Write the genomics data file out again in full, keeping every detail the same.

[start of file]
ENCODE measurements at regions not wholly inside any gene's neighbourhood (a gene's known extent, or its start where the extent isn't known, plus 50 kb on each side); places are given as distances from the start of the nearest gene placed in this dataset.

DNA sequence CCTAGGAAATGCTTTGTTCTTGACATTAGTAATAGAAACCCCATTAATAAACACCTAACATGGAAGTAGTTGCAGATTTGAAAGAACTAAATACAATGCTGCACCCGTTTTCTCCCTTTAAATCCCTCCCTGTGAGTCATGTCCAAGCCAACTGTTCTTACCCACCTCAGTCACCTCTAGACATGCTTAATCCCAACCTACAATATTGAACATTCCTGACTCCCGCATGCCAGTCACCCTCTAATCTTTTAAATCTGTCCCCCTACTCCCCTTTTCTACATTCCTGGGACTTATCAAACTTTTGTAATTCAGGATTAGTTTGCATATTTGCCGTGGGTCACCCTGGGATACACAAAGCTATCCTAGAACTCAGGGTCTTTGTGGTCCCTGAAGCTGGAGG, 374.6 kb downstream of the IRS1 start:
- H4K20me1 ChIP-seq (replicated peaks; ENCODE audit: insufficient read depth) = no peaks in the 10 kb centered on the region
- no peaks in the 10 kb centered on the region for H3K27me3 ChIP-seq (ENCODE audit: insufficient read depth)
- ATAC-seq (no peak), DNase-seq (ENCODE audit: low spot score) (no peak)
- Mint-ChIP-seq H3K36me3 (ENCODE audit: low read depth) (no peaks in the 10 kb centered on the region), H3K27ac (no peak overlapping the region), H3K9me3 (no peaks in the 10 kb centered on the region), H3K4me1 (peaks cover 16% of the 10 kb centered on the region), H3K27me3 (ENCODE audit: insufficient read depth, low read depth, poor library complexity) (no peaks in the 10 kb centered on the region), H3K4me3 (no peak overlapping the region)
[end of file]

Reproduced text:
ENCODE measurements at regions not wholly inside any gene's neighbourhood (a gene's known extent, or its start where the extent isn't known, plus 50 kb on each side); places are given as distances from the start of the nearest gene placed in this dataset.

DNA sequence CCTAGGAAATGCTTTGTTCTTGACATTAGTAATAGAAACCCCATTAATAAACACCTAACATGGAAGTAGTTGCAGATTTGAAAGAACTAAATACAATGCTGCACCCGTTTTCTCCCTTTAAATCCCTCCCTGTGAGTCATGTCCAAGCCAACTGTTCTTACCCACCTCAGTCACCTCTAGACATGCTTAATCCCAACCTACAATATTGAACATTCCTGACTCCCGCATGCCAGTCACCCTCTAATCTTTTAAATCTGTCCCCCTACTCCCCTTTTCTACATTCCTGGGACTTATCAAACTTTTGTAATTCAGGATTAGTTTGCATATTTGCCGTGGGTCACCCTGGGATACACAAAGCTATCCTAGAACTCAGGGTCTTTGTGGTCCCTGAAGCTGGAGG, 374.6 kb downstream of the IRS1 start:
- H4K20me1 ChIP-seq (replicated peaks; ENCODE audit: insufficient read depth) = no peaks in the 10 kb centered on the region
- no peaks in the 10 kb centered on the region for H3K27me3 ChIP-seq (ENCODE audit: insufficient read depth)
- ATAC-seq (no peak), DNase-seq (ENCODE audit: low spot score) (no peak)
- Mint-ChIP-seq H3K36me3 (ENCODE audit: low read depth) (no peaks in the 10 kb centered on the region), H3K27ac (no peak overlapping the region), H3K9me3 (no peaks in the 10 kb centered on the region), H3K4me1 (peaks cover 16% of the 10 kb centered on the region), H3K27me3 (ENCODE audit: insufficient read depth, low read depth, poor library complexity) (no peaks in the 10 kb centered on the region), H3K4me3 (no peak overlapping the region)